OpenAI through magnifying glass
Microsoft insiders have raised concerns over the company's reliance on OpenAI. Wikimedia Commons

There are growing concerns among some Microsoft insiders that the company's AI strategy overly relies on its partnership with OpenAI; this has resulted in the company being nicknamed the "IT department" for OpenAI, which is reportedly gearing up to challenge Google's search dominance by launching its search engine.

Following a recent Business Insider exclusive where Microsoft insiders offered their unfiltered opinions on the company's AI direction and the new Copilot tools, comments have surfaced expressing concerns about the software giant turning into a glorified IT department for the Sam Altman-led AI startup.

Leading the charge for Microsoft's AI strategy is the AI Platform team, which Eric Boyd spearheads. This team falls under Scott Guthrie's Cloud + AI organisation. Microsoft's AI Platform team, which initially boasted an impressive array of internal AI projects, has undergone a radical overhaul.

Internal concerns arise over Microsoft's reliance on OpenAI

The team has deviated from its focus on the OpenAI partnership. This change has triggered the departure of some executives who had worked on Microsoft's in-house AI initiatives. Insiders accused the Redmond-based tech giant of not focusing enough on the internal services that developed Azure AI Services.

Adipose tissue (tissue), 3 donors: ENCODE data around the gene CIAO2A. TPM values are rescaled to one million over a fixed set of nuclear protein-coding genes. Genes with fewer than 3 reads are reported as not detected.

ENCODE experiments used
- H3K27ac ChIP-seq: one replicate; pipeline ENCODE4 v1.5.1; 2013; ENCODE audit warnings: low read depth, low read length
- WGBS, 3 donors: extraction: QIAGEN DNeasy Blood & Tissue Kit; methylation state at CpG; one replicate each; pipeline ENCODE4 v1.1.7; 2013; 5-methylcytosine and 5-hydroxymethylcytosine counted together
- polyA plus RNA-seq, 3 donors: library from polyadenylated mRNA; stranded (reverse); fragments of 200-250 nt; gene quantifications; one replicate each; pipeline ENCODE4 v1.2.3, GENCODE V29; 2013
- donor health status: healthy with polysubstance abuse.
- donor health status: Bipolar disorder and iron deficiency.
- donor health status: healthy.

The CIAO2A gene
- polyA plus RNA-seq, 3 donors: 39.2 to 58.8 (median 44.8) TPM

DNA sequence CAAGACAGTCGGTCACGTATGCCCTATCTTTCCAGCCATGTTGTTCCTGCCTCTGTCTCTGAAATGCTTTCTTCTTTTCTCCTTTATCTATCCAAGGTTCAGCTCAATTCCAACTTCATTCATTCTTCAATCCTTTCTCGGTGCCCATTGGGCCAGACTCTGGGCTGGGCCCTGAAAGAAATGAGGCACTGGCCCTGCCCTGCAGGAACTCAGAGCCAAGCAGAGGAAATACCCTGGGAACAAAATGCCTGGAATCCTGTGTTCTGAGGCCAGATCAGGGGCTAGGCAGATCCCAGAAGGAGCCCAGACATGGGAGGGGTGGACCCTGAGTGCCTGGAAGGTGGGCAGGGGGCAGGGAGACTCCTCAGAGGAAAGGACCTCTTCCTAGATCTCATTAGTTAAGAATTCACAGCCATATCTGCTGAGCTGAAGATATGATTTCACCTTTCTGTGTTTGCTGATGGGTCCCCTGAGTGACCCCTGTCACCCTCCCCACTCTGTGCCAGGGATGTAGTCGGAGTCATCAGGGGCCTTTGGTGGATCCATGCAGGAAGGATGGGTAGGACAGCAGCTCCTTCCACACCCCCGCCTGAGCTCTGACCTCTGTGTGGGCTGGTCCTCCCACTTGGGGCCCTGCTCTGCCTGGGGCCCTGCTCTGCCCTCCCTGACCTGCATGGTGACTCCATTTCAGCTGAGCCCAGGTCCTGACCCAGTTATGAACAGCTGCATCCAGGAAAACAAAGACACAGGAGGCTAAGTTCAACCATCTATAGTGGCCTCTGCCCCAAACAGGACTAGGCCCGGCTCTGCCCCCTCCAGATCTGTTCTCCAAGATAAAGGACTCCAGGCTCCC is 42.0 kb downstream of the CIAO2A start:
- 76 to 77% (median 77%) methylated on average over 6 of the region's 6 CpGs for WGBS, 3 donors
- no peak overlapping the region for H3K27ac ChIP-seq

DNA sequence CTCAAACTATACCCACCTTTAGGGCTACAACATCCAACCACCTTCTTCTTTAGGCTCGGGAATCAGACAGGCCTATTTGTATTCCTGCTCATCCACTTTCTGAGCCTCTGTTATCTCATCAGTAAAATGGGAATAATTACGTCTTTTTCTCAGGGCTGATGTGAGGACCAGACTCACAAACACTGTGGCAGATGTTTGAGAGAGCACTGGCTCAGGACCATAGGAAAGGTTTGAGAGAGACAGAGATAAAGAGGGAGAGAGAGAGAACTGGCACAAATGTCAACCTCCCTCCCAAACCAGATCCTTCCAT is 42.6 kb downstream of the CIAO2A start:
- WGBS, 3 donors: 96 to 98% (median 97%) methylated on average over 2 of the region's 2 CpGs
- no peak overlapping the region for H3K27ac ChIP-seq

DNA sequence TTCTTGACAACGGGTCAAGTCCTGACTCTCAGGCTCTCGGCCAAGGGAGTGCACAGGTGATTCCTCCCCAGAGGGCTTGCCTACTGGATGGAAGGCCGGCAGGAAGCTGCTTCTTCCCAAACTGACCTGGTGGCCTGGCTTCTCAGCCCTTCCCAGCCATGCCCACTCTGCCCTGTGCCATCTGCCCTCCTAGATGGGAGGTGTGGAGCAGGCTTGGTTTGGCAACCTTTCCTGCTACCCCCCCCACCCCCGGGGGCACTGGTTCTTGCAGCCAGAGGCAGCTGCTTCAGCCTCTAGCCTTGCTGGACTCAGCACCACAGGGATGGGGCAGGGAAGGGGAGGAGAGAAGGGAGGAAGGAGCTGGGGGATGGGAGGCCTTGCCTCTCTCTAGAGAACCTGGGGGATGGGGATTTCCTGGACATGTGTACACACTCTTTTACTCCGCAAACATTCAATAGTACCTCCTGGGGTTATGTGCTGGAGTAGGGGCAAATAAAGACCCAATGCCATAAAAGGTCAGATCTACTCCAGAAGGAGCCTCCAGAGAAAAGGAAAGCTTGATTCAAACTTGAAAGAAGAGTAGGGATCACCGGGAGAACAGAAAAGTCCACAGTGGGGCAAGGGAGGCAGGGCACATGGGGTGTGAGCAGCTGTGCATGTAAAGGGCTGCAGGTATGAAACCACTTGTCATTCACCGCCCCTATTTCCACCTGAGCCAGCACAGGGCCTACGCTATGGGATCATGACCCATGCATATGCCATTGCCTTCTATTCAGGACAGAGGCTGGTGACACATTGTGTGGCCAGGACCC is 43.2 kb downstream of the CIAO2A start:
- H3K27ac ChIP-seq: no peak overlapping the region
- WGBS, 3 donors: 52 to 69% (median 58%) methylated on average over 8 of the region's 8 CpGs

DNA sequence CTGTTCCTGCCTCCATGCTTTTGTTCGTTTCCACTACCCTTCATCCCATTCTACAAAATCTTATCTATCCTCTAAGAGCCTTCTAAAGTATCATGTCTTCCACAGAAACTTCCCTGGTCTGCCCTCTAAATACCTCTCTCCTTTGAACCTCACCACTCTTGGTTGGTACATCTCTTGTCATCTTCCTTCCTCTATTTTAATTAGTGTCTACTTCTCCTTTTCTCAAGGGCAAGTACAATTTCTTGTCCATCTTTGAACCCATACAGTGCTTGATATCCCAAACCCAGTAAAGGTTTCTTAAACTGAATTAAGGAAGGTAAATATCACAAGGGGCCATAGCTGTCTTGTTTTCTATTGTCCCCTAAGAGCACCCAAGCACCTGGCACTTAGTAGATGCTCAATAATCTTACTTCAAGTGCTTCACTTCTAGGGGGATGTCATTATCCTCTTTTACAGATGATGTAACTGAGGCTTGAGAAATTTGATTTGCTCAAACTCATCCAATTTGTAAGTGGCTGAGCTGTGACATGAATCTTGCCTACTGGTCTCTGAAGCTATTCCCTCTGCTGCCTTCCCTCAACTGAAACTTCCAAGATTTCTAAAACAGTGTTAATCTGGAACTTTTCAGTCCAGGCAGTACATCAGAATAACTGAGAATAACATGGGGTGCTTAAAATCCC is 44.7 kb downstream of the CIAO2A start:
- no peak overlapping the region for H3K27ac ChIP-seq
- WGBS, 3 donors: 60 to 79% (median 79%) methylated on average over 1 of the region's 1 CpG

Instead, insiders say, the company focuses more on the Azure OpenAI service. Shedding some light on this unsolicited strategic shift, a former executive said that once-prominent products like Azure Cognitive Search, Azure AI Bot Service and Kinect DK have vanished.

However, Microsoft spokesperson Frank Shaw clarified that these services haven't entirely disappeared but have been:

  • Migrated from the Azure AI organisation
  • Renamed for better alignment
  • Incorporated into broader product offerings

"The former Azure AI is basically just tech support for OpenAI," a former Microsoft executive said. "Eric Boyd is effectively maintaining the OpenAI service. It's less of an innovation engine than it once was. Now, it's more IT for OpenAI. The beating heart of innovation is elsewhere."

This person added, "It's not very innovative, but it's a good business strategy." They asked not to be identified discussing sensitive matters.

The tight integration between Microsoft and OpenAI, which extends beyond the Azure OpenAI service, is evident. Many developers have been dedicated to supporting Microsoft Azure customers using OpenAI's GPT models.

This collaboration extends to physical access, with some Microsoft employees having badge access to OpenAI offices and vice versa. Despite internal concerns, Shaw remains optimistic about their AI offerings.

The Microsoft spokesperson highlighted customer satisfaction with the company's AI tools, even in their early stages. Shaw emphasised, "We're the ones delivering this," underlining Microsoft's role in bringing these AI tools to market in a tangible way.

Interestingly, OpenAI updated its website to list Microsoft as a minority owner last year.